“People are being charged to see wildlife. When there is no wildlife for tourists to view, I think the entry fee (at Tiger Hill) might amount to extortion,” said Pradip Lama, DATA general secretary.

https://www.telegraphindia.com

Tea Tracks - Vintage Train Route To Darjeeling
After the journey from the plains, it is tempt­ing to take the motorable road to Darjeel­ing, but we chose the slower narrow gauge train. The conversion from steam to diesel engine has added some speed to the heritage train but it is still a slow ride, taking about six to seven hours while a road journey takes subsequently less sans any traffic jam. But then isn’t a trip to Darjeeling, located in the northern part of West Bengal and popularly known as the Queen of Indian hill stations, about lan­guorous pleasures, basking beneath the shadow of the Himalayan snow ranges, sipping endless cups of the champagne of teas and riding the toy train?

Thus, we waited at the Siliguri Junction station for the New Jalpaiguri-Darjeeling Passenger (NJP-DJ) train to arrive. Running on a two feet (0.610 m) gauge track, the train consisted of a blue diesel engine pull­ing three coaches, and it required no stretching of the imagination to realise why it is called the ‘toy train’.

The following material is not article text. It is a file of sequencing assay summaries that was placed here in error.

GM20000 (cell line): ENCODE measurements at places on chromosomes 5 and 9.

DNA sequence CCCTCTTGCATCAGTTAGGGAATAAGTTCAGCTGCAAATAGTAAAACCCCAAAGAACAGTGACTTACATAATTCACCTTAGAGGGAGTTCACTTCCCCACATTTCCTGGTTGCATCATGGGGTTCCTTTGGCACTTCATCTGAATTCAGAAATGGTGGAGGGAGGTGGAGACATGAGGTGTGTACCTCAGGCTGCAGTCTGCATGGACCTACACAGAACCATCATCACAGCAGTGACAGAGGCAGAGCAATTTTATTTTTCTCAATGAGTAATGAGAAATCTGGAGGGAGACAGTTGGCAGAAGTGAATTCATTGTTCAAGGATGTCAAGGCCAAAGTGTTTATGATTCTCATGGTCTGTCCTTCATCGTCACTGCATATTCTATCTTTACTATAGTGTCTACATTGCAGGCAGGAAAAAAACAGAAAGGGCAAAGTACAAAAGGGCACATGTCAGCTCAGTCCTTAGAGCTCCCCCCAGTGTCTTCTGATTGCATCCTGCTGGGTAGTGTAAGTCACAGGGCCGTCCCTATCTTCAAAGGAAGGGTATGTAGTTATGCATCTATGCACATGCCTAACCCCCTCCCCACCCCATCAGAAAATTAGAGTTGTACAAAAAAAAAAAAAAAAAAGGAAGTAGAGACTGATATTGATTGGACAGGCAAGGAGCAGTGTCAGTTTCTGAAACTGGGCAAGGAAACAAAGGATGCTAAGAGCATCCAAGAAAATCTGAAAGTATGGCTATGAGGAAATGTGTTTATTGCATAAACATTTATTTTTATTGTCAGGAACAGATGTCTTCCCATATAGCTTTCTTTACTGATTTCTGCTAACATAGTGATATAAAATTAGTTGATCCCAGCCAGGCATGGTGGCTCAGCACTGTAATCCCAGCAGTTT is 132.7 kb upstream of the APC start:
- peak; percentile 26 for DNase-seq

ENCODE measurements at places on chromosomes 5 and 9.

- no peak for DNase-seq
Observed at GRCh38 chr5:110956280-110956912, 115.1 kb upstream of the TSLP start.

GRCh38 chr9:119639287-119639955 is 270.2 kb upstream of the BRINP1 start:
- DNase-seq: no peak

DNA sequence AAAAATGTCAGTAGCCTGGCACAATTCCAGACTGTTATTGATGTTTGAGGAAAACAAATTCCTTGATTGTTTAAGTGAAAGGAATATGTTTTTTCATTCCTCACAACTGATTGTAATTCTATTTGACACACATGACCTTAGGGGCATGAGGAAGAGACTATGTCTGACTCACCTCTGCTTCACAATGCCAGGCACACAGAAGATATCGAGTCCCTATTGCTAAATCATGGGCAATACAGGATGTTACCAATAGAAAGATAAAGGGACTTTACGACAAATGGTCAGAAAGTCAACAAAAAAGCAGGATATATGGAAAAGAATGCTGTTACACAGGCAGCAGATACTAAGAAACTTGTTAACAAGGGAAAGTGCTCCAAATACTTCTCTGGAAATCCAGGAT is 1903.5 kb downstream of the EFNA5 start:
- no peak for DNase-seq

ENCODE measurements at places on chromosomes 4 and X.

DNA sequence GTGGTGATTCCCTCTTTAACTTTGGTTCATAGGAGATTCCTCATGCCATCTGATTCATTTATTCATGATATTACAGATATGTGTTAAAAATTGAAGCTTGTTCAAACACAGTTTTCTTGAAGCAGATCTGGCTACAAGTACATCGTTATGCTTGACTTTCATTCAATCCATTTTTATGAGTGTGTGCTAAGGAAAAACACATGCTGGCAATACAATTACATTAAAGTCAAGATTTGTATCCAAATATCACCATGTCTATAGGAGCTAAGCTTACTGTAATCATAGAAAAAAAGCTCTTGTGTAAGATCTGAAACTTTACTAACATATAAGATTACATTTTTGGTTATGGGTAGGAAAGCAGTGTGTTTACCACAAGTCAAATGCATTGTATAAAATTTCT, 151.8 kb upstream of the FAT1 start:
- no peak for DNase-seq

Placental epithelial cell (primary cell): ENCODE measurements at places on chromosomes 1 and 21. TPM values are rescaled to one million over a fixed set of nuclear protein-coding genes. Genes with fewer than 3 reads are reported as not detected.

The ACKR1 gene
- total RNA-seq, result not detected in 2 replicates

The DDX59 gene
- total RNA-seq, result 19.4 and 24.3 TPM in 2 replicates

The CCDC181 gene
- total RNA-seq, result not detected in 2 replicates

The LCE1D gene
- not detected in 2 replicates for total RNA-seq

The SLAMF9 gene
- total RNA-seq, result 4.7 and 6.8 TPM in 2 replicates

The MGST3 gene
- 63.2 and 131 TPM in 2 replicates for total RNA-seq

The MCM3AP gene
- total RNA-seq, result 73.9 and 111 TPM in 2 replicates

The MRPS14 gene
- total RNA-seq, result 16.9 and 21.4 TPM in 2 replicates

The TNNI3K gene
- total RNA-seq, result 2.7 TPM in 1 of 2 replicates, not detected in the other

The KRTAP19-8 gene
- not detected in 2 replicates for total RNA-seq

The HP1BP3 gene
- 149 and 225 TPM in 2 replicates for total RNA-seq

Just giving us enough time to settle down by the large carriage windows, the train was on its way. As we rolled past Sukna station, we could see tea gardens, interspersed with forests, unfurling around us. Reminding us that it is to the tea trade that the train owes its origin.
After the British managed to obtain the tiny hamlet of Darjeeling as a gift from the ruler of Sikkim (then an independent kingdom) in 1835, they appointed Archibald Campbell as the superintendent of the hill station four years later. Among the many things intro­duced by Campbell was the cultivation of tea. It is said that an indigenous variety of tea was being cultivated in Assam following its discovery around 1826. But the Chinese variant introduced by Campbell, nurtured in the loamy soil and the cool weather, soon turned out to be an absolute winner. The stringent rules regarding plucking and processing of tea laid down by him are still followed today.
Even though the Hill Cart Road was laid from Siliguri to Darjeeling and the British travelled by horseback or pony carts, it was not an easy journey. Franklin Prestage prevailed upon the govern­ment to build a railway line into the hills. Completed in phases, between 1879 and 1881, the railway itself was an engineer­ing marvel. It climbs 2,112 metres on its 88-kilometre long route between NJP and Darjeeling, through a series of loops and z-reverse, which helped overcome the steep gradient. Founded as the Darjeeling Steam Tramway Company, it was later renamed Darjeeling Himalayan Railway (DHR).